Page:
Football Highlights America’s “Silent Epidemic” of Brain Injuries
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Football Highlights America’s “Silent Epidemic” of Brain Injuries

Sunday, April 11, 2010By Richard Alexander

When Tim Tebow “got his bell rung”, which means that he suffered a concussion, he brought attention to America’s “silent epidemic” of Traumatic Brain Injuries (TBI). For 2 weeks after Tebow’s injury, fans and talk show hosts talked about concussions and debated whether he should play in the team’s next game. Because Florida had a bye the following week, Tebow had 2 weeks to recover, and his injury brought a fleeting surge of publicity to a crippling form of personal injury that afflicts people of all ages but rarely draws attention.

Tebow is the quarterback for the University of Florida, and he took a vicious hit from a defensive end for the University of Kentucky. As Tebow fell backwards, his head struck the knee of a teammate and then bounced off the ground.

For a few moments, Kentucky’s fans roared their approval of the play, but the stadium quickly grew silent. As Tebow lay motionless, fans realized that he had suffered either a brain injury or a spinal cord injury.

Tebow was fortunate to have medical professionals on the sidelines, ready to treat him or any other injured player. That’s one of the benefits of playing football at the highest level. He received immediate attention and was able to play in the next game. Most victims of TBI are not that fortunate.

Zack Lystedt didn’t have a team of doctors and trainers waiting to treat him. Zack was a 13-year old player for Tahoma Junior High in Washington when he suffered a concussion as he made a tackle. Even though he grabbed his head in pain, his coaches put him back into the game.

Eventually, he collapsed and fell into a coma. He needed 2 brain surgeries, and 3 years later his devastating personal injury keeps him in a wheelchair. His family has reached a financial settlement with the school district, and perhaps some good will come of Zack’s injury. Because of Zack, the state of Washington has recently passed a law designed to protect other young athletes from a fate similar to his.

Zack’s Law says that any player suspected of having a concussion may not return to the field without a doctor's written approval. It’s a law that every state should copy because the collisions in football make head injuries almost inevitable, and football isn’t the only sport that’s dangerous. The Centers for Disease Control says 3.5 million concussions occur in all sports every year, and many studies have found that repeated minor concussions are more likely to cause long-term brain damage than one major blow.

Former New England Patriots linebacker Ted Johnson played professional football for 10 years, and on a 60 Minutes interview he described the deep depression that had controlled his life for several years after his career ended. Hall Of Fame Tight End John Mackey also played for 10 years, and he now suffers from severe dementia. Some people acquainted with a former star quarterback say that he is showing signs of memory loss and slurring his words.

Football’s dangers are obvious, and the sport that the rest of the world calls football and Americans call soccer also causes significant injuries. One selling point for soccer has been that it’s supposedly less harmful than football, but studies have shown that soccer also causes brain damage. Soccer players don’t wear helmets, and they use their heads to direct the ball.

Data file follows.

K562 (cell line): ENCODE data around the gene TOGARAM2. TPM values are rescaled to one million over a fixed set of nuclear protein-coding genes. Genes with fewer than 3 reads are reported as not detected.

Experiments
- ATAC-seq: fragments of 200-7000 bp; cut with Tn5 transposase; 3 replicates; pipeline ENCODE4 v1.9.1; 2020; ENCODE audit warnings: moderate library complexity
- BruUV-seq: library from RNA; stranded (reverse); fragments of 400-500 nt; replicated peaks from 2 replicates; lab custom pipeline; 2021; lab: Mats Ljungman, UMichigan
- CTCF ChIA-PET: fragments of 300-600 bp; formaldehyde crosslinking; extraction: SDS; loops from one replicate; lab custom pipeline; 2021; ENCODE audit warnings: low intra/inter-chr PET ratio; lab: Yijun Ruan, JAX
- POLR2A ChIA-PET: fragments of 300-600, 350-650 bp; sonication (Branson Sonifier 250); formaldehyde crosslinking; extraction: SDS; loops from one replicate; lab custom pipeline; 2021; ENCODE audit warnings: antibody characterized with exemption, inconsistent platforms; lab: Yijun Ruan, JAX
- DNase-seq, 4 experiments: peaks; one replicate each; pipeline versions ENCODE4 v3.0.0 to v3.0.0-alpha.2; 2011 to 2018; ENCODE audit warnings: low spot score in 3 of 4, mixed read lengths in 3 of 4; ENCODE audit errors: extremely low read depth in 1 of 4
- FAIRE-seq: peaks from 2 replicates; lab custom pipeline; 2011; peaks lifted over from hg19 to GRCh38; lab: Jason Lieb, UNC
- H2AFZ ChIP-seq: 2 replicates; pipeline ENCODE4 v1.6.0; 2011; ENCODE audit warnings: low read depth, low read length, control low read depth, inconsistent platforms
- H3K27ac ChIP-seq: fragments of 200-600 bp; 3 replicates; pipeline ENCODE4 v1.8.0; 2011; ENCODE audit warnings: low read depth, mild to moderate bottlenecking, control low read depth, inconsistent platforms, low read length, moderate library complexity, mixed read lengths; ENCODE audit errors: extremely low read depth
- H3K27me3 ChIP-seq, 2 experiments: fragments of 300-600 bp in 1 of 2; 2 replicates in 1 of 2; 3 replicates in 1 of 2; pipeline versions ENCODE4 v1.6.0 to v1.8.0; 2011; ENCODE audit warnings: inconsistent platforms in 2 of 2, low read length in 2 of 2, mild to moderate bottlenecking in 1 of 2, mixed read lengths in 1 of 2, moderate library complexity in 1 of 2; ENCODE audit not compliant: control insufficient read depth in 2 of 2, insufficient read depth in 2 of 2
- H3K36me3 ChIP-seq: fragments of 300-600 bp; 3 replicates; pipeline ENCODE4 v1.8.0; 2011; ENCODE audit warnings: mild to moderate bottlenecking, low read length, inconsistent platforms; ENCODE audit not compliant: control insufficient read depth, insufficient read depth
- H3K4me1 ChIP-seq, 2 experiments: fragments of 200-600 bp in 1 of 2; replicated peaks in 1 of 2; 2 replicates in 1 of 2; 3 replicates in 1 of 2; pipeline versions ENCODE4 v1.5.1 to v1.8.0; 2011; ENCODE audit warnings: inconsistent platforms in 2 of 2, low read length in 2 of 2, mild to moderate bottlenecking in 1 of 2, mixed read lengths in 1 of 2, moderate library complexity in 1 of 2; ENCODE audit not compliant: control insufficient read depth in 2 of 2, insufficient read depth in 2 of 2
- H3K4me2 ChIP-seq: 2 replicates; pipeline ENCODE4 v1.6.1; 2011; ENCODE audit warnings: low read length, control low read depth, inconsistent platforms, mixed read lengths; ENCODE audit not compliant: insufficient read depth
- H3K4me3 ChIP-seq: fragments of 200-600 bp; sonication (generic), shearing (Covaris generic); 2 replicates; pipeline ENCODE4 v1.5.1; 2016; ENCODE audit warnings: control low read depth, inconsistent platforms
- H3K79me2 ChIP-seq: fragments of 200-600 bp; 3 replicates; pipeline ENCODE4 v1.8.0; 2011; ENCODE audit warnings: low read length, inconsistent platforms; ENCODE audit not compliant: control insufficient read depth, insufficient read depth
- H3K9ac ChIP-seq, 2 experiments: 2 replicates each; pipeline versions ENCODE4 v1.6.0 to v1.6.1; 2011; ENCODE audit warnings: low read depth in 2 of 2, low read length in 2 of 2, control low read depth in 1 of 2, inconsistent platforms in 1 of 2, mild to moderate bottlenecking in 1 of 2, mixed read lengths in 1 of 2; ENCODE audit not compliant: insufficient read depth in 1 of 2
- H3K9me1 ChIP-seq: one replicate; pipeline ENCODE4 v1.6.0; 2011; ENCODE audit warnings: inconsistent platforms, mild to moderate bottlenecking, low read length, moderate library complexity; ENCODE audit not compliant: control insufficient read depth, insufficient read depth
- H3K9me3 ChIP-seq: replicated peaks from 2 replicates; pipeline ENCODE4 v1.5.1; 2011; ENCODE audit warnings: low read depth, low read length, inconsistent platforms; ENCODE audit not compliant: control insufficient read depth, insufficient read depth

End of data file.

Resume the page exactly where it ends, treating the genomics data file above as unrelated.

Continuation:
A Norwegian study of 106 soccer players found that 81 percent of them had trouble with their attention, concentration, memory, and judgment. An American study of 60 young adult soccer players found that problems with attention and concentration were significantly higher among soccer players than among young people who had never played the game.

And while the boys are suffering injuries on the field, the girls are tearing ACLs and suffering TBIs on the sidelines. Cheerleading, which was once a very safe activity, is now the most dangerous game for girls. Patty Phommanyvong spends her life in a nursing home because a cheerleading routine resulted in a brain injury when she was a 17-yeal old student at Marshall High in Los Angeles. She’s 19 now, and she can’t eat or speak. Her only means of communication is to blink her eyes.

Sports are the visible face of TBI, but sports actually cause a relatively small percentage of all brain injuries.  The leading causes are:

• Falls (28%)

Motor Vehicle crashes (20%)

• Struck by/against events (this includes sports injuries) (19%)

• Assaults (11%)

Of the 1.4 million Americans who do suffer a TBI every year:

• 50,000 die;

• 235,000 are hospitalized; and

• 1.1 million are treated and released from an emergency department.

The age groups that experience the most brain injuries are children from birth to 4-years old and adults 75 and older. Those are also the age groups that are most likely to suffer falls.

Brain injuries can also result from a lack of oxygen or exposure to harmful chemicals, especially in the workplace. Our client, Jack Zhao, is a boy who will never see or play because his mother’s employer exposed her to a workplace contaminated by toxic chemicals.

Football is the most visible cause of TBIs, but regardless of the cause, treatment is terribly expensive, and many victims require a lifetime of care. If you or someone you love has suffered a brain injury or if you suspect a TBI, talk to usto find out if we can help.  We have special experience representing survivors of brain injuries and can put that experience to work for you.

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Onward,

Richard Alexander

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